For starters, they were a sentimental choice, either for having lived in the shadow of Barcelona for too long or for the efforts Jose Mourinho, who had suffered a few injustices and unwarranted criticisms, had put in them or both. Little had anything to do with their victory over Barca in the El Classico as many had made their choice by then.
Let us talk football. Real Madrid were dumped out by the Frank Ribery strike last week, offside as it was. Their status remained thus until the Ozil goal which did not count them in either. Gomez strike left them in the doldrums to the point Cristiano Ronaldo banged in the spot kick at the Santiago Bernebeu. As precarious as that condition was, Real were in it given the 2-2 draw and Madrid’s away goal.
Another goal from Ronaldo was far from cementing the finals. Any strike by Bayern Munich would nullify everything, as it did, and that is what gave the Spanish team the gitters.
Of interest to me was to observe how Real Madrid lived a life without defenders. Many think their arch-rivals, Barcelona, have no defenders, but in Pique and Puyol, that is all you would need. Real only have Pepe, who I would make a midfielder any day and that is all.
Facing the Piranha-fish-teeth-sharp attack of Frank Ribery and Arjen Robben spearheaded by Gomez, one needs supernatural intervention and higher powers. It was always a bet against the sun rising in the east to expect special tactics to suffice in thwarting the marauding German attack.
After the pathetic soft butter tried to block the red-hot knife, questions of how they survived Barcelona and other teams before them left me perplexed and shuttered.
The obvious truth was that Jose Mourinho believed in an outdated and wrong claim that the best way to defend is to attack. If your team passes the ball a shade too late, the ball reception gets awkward and much time is lost trying to kill the ball and initiate the thought process for the next step. With that, Madrid were a step behind in their operation, from marking, passing, shooting and even creating space for each other.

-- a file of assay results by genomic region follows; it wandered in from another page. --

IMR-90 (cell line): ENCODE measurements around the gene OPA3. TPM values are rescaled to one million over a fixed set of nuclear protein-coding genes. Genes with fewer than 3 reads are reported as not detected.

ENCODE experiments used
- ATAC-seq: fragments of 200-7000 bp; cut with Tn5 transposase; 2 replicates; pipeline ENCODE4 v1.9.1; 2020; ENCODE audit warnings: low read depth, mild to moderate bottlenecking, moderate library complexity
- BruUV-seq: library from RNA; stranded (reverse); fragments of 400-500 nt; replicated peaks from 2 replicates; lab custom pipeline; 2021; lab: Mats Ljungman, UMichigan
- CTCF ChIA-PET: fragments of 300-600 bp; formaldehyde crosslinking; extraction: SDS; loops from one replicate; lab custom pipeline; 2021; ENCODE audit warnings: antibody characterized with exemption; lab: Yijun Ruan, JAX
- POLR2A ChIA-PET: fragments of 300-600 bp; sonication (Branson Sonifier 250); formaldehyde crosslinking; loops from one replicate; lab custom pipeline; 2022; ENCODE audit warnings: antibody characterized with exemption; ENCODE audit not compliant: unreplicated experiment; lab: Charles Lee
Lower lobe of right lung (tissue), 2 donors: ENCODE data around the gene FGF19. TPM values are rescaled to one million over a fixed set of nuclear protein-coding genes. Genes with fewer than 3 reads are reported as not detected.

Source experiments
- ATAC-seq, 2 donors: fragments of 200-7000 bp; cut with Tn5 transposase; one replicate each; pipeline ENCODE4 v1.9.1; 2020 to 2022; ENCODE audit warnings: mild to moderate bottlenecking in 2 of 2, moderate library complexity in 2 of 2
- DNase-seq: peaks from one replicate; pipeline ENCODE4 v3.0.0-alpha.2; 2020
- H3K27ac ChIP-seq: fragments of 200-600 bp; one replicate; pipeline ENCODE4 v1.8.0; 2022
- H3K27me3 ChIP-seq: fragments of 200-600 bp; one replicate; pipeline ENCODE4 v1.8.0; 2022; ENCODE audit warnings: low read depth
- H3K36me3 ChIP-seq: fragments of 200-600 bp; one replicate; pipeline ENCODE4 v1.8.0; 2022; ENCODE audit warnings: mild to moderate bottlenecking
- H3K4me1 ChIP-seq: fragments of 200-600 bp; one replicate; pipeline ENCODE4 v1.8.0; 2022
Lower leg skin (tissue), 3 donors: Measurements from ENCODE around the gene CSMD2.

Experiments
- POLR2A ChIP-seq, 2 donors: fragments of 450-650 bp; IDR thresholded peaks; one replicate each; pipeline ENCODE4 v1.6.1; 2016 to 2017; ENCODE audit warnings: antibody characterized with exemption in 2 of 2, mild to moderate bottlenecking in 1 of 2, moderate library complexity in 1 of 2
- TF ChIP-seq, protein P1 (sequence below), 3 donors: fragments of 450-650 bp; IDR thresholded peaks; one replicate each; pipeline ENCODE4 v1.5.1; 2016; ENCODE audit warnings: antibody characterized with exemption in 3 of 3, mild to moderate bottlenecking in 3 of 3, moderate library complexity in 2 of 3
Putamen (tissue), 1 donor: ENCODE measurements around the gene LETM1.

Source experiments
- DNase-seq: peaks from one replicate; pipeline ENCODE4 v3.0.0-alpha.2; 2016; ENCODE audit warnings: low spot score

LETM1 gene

At the moment they needed some steel in midfield, one wondered where Lassy Diarra was. He may not the Claude Makelele, but that is what that Real lacked, in the absence of true central defenders. The fluency and appetising trickery of Ronaldo fooled the club and the coach, that they were sufficiently efficient.
The beauty of football is that the wrong elements of a concept, as well as mismanaged principles of either attack or defence, may give comfort to the team if the results are coming. The same goes for unqualified and ignorant coaches. They go on with the game because they get the results and go on to command high positions, killing the game.
The early goals of the match in question showed the high tactical and technical level of Madrid, given the very difficult El Classico in preceding days. Bayern had the luxury of resting key players for the clash.
Fatigue crept in after the unfortunate Pepe penalty as the hosts needed to raise the bar. The tempo remained fairly flat for the entire second half and things picked up in extra time as Mourinho realised they would reach the shootouts.
The goals failed to come at the peak periods, supping the little energy the players had. That energy was just enough to take the clock to 120 minutes. Optional times were excessively too much. The best thing would have been Real Madrid getting the results doing as little as possible. Failing that, they laid bare for a massacre which somehow did not happen.
Not that Bayern played underpar. They were more disciplined and purposeful, looking like the home side for most of the time. Despite their commitment being drowned by the home crowd, they were more comfortable on the ball and fluid in attack.
With a little more patience and level headedness, they would have made light work of Madrid with composure in front of goal. Gustavo was the solid link that Real needed. There is more technical and tactical work that could be looked at in that game, but it is so depressing to pursue, unless you are a fan of Munich.